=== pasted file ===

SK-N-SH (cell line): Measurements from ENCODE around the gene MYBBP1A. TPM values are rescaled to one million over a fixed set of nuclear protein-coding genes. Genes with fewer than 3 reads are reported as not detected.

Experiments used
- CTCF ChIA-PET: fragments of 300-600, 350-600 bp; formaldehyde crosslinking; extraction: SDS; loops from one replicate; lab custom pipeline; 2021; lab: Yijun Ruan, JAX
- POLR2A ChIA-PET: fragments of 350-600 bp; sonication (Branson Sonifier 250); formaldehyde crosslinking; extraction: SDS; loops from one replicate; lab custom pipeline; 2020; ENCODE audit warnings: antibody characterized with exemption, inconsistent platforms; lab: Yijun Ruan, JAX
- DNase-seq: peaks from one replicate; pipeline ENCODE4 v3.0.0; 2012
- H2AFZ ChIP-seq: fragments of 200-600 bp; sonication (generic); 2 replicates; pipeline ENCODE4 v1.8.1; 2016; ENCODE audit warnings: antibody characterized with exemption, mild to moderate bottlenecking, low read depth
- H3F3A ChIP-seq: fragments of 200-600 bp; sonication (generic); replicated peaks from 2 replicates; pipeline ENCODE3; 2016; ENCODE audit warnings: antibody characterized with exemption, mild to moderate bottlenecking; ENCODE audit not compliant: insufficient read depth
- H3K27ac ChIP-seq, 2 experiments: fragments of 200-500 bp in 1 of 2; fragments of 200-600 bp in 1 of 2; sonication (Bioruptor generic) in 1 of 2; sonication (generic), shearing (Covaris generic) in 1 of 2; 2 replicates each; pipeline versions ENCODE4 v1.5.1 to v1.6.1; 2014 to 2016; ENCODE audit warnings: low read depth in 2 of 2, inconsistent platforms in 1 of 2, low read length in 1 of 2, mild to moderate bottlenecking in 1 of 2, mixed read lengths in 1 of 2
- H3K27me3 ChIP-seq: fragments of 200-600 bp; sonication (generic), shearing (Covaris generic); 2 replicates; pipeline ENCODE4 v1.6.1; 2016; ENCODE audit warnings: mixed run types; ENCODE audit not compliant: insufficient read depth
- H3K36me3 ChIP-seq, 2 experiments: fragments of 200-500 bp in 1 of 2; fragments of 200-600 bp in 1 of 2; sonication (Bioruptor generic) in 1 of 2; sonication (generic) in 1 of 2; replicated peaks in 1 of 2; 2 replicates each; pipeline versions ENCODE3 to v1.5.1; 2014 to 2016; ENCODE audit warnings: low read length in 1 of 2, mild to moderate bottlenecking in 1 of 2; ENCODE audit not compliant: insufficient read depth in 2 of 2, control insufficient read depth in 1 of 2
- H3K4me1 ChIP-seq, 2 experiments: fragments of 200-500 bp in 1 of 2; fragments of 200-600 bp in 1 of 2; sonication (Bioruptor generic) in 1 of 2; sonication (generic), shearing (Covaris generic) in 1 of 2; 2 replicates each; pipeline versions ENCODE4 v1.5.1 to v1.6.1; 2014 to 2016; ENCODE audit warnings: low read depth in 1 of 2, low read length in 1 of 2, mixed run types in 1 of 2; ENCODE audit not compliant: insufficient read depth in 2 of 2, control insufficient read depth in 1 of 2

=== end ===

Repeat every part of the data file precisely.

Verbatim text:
SK-N-SH (cell line): Measurements from ENCODE around the gene MYBBP1A. TPM values are rescaled to one million over a fixed set of nuclear protein-coding genes. Genes with fewer than 3 reads are reported as not detected.

Experiments used
- CTCF ChIA-PET: fragments of 300-600, 350-600 bp; formaldehyde crosslinking; extraction: SDS; loops from one replicate; lab custom pipeline; 2021; lab: Yijun Ruan, JAX
- POLR2A ChIA-PET: fragments of 350-600 bp; sonication (Branson Sonifier 250); formaldehyde crosslinking; extraction: SDS; loops from one replicate; lab custom pipeline; 2020; ENCODE audit warnings: antibody characterized with exemption, inconsistent platforms; lab: Yijun Ruan, JAX
- DNase-seq: peaks from one replicate; pipeline ENCODE4 v3.0.0; 2012
- H2AFZ ChIP-seq: fragments of 200-600 bp; sonication (generic); 2 replicates; pipeline ENCODE4 v1.8.1; 2016; ENCODE audit warnings: antibody characterized with exemption, mild to moderate bottlenecking, low read depth
- H3F3A ChIP-seq: fragments of 200-600 bp; sonication (generic); replicated peaks from 2 replicates; pipeline ENCODE3; 2016; ENCODE audit warnings: antibody characterized with exemption, mild to moderate bottlenecking; ENCODE audit not compliant: insufficient read depth
- H3K27ac ChIP-seq, 2 experiments: fragments of 200-500 bp in 1 of 2; fragments of 200-600 bp in 1 of 2; sonication (Bioruptor generic) in 1 of 2; sonication (generic), shearing (Covaris generic) in 1 of 2; 2 replicates each; pipeline versions ENCODE4 v1.5.1 to v1.6.1; 2014 to 2016; ENCODE audit warnings: low read depth in 2 of 2, inconsistent platforms in 1 of 2, low read length in 1 of 2, mild to moderate bottlenecking in 1 of 2, mixed read lengths in 1 of 2
- H3K27me3 ChIP-seq: fragments of 200-600 bp; sonication (generic), shearing (Covaris generic); 2 replicates; pipeline ENCODE4 v1.6.1; 2016; ENCODE audit warnings: mixed run types; ENCODE audit not compliant: insufficient read depth
- H3K36me3 ChIP-seq, 2 experiments: fragments of 200-500 bp in 1 of 2; fragments of 200-600 bp in 1 of 2; sonication (Bioruptor generic) in 1 of 2; sonication (generic) in 1 of 2; replicated peaks in 1 of 2; 2 replicates each; pipeline versions ENCODE3 to v1.5.1; 2014 to 2016; ENCODE audit warnings: low read length in 1 of 2, mild to moderate bottlenecking in 1 of 2; ENCODE audit not compliant: insufficient read depth in 2 of 2, control insufficient read depth in 1 of 2
- H3K4me1 ChIP-seq, 2 experiments: fragments of 200-500 bp in 1 of 2; fragments of 200-600 bp in 1 of 2; sonication (Bioruptor generic) in 1 of 2; sonication (generic), shearing (Covaris generic) in 1 of 2; 2 replicates each; pipeline versions ENCODE4 v1.5.1 to v1.6.1; 2014 to 2016; ENCODE audit warnings: low read depth in 1 of 2, low read length in 1 of 2, mixed run types in 1 of 2; ENCODE audit not compliant: insufficient read depth in 2 of 2, control insufficient read depth in 1 of 2